“What is the pattern that connects? What pattern connects the crab to the lobster and the orchid to the primrose and all four of them to me? And me to you? What is the pattern that connects all living creatures? “
– Gregory Bateson – “Mind and Nature”
Pause for a moment and consider Gregory Bateson’s famous question quoted above. As you ponder the question. consider how the atoms created by stars are the same atoms in our bodies as well as in rocks. Consider that all living matter has a common genetic heritage. Observe a flock of birds and consider how and why they fly together in much the same way as fish schools, animal herds and human crowds.
Bateson was a philosopher who made his point by posing a question. Like many philosophers, Bateson rarely tendered an answer. But, his question characterized a major change in how people were beginning to think about Nature’s patterns. A little history will add some context.
In 1953, Watson and Crick discovered that genetic material, DNA, was shaped like a double helix. This finding gave a structural explanation to Darwin’s theory of evolution and prompted the field of Molecular Biology to search for precise relationships between genes within an organism and its physical characteristics. It seemed that everyone was studying fruit flies as they attempted to precisely relate a given gene to a structural characteristic such as eye color or wing shape. This was “reductionist” thinking in its heyday where it was believed that the understanding of an entire object could be gained simply by analyzing its component parts.
By the 1960’s, a few scientists were quietly creating a revolution of their own. They were seeing that non-living and living groups, such as ecosystems, behaved in ways that reflected much more than the behaviors of the individual components within a group. A system is a group of interacting parts that function as a whole. Scientists began to realize that a system can show unexpected features and behavior that cannot be gleaned from the features and behaviors of the individual parts. Ant colonies, beehives, and ecosystems were shown to be super-organisms whose behavior could not be deduced from the behavior of individual ants, bees, or the members of a system. Theories about the characteristics of systematic behavior were emerging.
By 1980, systems research scientists coined words like “complex systems” and “chaos”. With the advent of the PC computer, systems were being simulated in laboratories and a paradigm shift in thinking from reductionism to a systematic world view was taking place. Reductionism was not considered bad. It is simply incomplete. One needs to view an entire system as well as its parts.
One of these early pioneers in systems thinking was Gregory Bateson (1904 – 1980). Like Rachel Carson, Barry Commoner , and others, Bateson was a modern thinker who was convinced that everything in this world is connected in some way. According to Stephen Nachmanovitch, one of Bateson’s students:
“..Bateson was part of a long tradition of thinkers who have had a preference for seeing patterns which connect rather than things and forces…William Bateson (his father) passed on to Gregory the notion that…the most important question is not ‘what pieces is the system made of?’ .. but how do the pieces connect to each other? “.
Bateson saw reductionism as an incomplete way to describe Nature. He embraced a systematic point of view where the behavior of any system is far more than the sum of the behaviors of its parts.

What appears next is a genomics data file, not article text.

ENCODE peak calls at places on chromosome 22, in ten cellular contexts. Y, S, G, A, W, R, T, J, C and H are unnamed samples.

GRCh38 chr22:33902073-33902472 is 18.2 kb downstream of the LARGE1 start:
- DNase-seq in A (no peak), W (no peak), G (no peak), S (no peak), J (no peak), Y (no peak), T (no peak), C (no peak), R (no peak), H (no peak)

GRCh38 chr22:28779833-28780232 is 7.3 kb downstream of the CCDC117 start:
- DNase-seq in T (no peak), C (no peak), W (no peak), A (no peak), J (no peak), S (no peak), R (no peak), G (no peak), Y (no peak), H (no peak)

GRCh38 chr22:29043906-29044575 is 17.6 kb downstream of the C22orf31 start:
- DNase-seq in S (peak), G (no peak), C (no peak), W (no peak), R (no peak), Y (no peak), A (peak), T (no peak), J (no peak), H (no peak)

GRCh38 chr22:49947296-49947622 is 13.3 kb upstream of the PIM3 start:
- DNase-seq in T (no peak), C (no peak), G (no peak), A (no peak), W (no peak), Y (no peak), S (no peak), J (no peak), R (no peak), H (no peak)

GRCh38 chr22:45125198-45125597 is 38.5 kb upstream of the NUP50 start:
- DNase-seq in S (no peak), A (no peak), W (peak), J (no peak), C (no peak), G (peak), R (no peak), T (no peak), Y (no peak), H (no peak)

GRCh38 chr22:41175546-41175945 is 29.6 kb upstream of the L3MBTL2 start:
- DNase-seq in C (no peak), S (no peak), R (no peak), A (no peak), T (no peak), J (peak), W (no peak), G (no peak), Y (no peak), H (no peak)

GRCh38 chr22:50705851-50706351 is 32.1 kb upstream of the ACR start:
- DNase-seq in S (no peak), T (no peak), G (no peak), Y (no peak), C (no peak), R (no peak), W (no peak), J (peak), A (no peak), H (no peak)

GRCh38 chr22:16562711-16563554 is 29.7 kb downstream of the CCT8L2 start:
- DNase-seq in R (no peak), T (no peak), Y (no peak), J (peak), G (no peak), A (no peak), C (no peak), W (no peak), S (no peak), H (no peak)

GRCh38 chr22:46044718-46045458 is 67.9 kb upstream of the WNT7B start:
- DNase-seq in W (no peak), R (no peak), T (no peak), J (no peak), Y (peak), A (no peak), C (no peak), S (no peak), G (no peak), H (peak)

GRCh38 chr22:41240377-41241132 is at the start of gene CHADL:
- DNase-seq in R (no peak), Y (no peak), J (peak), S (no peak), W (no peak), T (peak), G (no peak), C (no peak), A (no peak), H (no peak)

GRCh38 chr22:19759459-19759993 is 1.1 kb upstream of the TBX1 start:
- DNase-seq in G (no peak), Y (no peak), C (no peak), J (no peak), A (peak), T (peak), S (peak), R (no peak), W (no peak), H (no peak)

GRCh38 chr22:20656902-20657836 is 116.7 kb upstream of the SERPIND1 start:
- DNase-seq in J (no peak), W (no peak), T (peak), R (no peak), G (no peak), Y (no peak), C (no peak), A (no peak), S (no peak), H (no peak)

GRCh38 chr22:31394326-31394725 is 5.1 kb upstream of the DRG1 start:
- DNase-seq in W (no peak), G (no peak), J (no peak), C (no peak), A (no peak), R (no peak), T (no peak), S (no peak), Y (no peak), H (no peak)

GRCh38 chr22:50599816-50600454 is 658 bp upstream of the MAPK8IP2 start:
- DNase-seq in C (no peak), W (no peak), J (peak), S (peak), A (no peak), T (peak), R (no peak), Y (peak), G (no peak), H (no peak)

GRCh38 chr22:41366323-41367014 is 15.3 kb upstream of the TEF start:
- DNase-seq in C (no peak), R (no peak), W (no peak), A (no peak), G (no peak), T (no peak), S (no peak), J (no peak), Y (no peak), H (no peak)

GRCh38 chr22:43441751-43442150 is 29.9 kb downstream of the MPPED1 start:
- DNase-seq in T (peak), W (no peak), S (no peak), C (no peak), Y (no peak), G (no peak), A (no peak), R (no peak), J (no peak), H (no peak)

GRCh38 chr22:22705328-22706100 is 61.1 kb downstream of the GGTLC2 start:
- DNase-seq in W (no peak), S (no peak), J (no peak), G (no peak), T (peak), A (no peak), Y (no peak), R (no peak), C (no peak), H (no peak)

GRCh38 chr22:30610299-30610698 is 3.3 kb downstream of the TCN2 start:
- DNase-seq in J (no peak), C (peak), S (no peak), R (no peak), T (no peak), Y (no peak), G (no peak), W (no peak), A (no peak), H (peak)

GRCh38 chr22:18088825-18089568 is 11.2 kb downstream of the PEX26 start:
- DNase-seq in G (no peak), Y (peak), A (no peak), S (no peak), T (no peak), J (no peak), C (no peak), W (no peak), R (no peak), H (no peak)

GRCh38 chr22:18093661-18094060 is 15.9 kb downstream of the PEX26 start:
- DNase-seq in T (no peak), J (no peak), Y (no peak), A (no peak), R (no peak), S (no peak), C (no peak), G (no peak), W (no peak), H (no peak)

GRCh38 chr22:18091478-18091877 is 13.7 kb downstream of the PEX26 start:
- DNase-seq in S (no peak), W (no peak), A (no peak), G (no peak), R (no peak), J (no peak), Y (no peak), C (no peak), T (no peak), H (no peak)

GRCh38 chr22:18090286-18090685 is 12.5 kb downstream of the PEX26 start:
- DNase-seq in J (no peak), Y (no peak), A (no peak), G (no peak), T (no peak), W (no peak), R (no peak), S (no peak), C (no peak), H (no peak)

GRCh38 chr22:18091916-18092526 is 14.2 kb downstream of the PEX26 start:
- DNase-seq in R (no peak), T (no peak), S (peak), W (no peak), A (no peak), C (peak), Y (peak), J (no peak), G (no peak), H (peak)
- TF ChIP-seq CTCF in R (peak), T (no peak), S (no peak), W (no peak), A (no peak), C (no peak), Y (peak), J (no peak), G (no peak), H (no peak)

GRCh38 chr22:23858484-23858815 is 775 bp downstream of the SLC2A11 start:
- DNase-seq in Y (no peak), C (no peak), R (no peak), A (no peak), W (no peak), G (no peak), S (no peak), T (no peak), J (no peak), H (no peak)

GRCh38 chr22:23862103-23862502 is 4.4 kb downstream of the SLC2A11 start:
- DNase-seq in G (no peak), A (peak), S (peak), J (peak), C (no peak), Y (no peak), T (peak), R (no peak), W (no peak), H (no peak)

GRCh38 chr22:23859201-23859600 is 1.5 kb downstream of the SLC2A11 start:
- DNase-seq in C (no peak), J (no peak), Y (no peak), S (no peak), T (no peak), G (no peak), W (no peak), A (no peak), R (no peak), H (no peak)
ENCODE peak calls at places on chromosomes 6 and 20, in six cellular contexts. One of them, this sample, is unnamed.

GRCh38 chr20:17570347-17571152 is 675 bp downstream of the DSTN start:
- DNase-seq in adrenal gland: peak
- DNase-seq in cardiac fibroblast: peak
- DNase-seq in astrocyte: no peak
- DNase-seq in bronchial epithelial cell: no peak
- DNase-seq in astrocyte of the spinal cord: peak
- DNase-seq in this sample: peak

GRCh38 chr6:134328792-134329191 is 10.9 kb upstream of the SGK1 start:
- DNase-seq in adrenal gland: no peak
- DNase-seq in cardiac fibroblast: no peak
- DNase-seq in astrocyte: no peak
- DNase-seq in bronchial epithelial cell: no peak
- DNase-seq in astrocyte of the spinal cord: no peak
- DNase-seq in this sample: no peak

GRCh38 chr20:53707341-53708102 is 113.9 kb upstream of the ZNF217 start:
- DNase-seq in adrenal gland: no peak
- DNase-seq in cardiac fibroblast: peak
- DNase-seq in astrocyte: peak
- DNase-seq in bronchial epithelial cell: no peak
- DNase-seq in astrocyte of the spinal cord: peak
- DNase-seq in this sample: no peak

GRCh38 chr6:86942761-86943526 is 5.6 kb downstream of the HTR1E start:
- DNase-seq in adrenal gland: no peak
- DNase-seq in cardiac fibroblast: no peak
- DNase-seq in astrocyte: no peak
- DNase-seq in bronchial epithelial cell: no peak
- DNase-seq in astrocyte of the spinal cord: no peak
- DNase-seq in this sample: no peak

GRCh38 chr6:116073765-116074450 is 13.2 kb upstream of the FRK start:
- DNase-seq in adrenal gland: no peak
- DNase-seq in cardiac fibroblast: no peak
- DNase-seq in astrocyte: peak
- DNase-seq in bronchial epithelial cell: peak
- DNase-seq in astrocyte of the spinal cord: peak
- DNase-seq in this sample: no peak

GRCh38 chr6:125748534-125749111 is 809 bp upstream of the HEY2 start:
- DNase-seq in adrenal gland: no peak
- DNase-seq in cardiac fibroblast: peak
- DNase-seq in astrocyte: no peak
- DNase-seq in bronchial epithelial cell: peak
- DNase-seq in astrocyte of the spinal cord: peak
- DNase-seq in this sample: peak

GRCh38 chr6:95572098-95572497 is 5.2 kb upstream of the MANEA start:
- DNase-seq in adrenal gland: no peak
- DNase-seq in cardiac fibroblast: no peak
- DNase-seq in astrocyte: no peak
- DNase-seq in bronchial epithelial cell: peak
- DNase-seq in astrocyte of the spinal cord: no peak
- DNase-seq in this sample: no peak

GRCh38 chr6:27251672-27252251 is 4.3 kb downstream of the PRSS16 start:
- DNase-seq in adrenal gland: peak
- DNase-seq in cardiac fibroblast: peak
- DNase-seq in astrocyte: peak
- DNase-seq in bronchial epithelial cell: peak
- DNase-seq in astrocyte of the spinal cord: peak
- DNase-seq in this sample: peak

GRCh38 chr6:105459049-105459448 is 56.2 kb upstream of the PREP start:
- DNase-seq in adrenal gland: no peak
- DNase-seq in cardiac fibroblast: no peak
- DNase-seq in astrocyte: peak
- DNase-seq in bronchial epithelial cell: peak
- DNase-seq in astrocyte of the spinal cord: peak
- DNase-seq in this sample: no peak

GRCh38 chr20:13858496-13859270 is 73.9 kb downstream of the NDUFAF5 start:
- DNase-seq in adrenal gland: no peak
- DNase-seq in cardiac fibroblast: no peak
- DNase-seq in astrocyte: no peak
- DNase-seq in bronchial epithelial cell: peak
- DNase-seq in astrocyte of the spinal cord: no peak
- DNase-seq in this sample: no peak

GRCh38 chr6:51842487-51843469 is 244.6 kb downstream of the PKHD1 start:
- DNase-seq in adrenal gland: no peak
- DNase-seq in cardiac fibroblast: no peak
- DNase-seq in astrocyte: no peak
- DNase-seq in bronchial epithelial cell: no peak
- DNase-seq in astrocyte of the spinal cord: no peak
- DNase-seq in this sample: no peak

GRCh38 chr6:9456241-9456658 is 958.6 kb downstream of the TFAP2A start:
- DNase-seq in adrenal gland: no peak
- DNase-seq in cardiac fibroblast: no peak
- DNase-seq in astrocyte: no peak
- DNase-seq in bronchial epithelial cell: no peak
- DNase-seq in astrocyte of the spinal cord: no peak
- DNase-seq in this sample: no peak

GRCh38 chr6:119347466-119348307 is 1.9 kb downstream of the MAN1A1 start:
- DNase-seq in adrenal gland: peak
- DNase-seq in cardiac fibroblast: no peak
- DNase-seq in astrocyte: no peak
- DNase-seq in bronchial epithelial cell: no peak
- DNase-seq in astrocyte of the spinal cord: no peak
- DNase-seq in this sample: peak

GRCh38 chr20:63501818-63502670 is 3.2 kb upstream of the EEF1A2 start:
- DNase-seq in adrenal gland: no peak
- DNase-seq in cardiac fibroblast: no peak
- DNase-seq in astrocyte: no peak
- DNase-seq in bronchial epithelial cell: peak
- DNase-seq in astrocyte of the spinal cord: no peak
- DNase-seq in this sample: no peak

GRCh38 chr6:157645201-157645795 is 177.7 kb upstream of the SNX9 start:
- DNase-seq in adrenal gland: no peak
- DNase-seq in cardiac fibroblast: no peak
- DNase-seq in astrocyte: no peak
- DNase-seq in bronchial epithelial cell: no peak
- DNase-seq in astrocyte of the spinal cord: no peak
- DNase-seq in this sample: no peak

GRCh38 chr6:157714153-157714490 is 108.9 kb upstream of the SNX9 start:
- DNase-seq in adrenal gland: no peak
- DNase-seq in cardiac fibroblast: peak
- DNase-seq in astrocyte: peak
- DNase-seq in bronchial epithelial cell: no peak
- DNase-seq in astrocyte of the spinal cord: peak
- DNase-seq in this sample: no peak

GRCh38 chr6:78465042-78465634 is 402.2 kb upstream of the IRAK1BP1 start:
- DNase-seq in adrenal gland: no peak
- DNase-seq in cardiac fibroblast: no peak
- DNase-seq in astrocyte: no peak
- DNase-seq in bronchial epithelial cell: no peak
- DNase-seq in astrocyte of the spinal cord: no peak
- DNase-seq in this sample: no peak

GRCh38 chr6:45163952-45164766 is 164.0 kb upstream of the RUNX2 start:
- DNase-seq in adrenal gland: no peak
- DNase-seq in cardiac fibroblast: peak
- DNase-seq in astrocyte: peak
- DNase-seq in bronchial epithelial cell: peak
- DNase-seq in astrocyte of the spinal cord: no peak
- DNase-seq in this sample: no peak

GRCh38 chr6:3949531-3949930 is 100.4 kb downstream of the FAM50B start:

Bateson does offer some context for his famous question. He was considered an expert in cybernetics and saw the “pattern that connects” as information flow between entities. In a written celebration of Bateson’s life :
“Bateson’s underlying message is that the only way we can hope to understand the world around us is by adopting a truly holistic attitude toward it. He saw clearly, perhaps sooner than anyone else, the dangerously unsustainable nature of industrial civilisation and identified the root cause for this disastrous course we had taken. He understood that humanity is an integral part of a wider network of systems…he does present us with a revolutionary way of looking at the problems.”
The legacy of Bateson’s question is very much alive today – some 40 years later. The systems revolution in science is growing by leaps and bounds. It has been shown that there is not a direct link between an organism’s individual genes and its physical characteristics. Instead, genes are now viewed as storehouses of information. That information is acted upon by other mechanisms (including the environment outside of the organism). And, reductionism has taken on the role of working with systematic thinkers to produce new findings.
For those of you who like to ponder, or those of you who are guiding a group of young people in a sustainability education program , ask and consider Bateson’s question “What is the pattern that connects?”. You might take a look at this crab claw and ask how you (and your students) are connected to it. In raising the question, you will be joining many of Bateson’s students in pondering connections in Nature and why they exist.
Bateson’s question directs you or your group to think about Nature and its interrelationships in basic terms. Terms that can easily be adapted to any sustainability education program at any level.
I’d love to hear from those of you who are doing any form of environmental education. What do you think?
My name is Bill Graham. As a Marine Biologist who has worked in the US and Mexico for 30 years, I am a student of Nature, a teacher, a researcher, and a nature photographer. Through my work, I have acquired an ever growing passion for how everything in Nature is connected. Today, I travel extensively contemplating about, writing about, and photographing Nature’s connections. I also work with conservation projects in the USA and Mexico and mentor talented youth.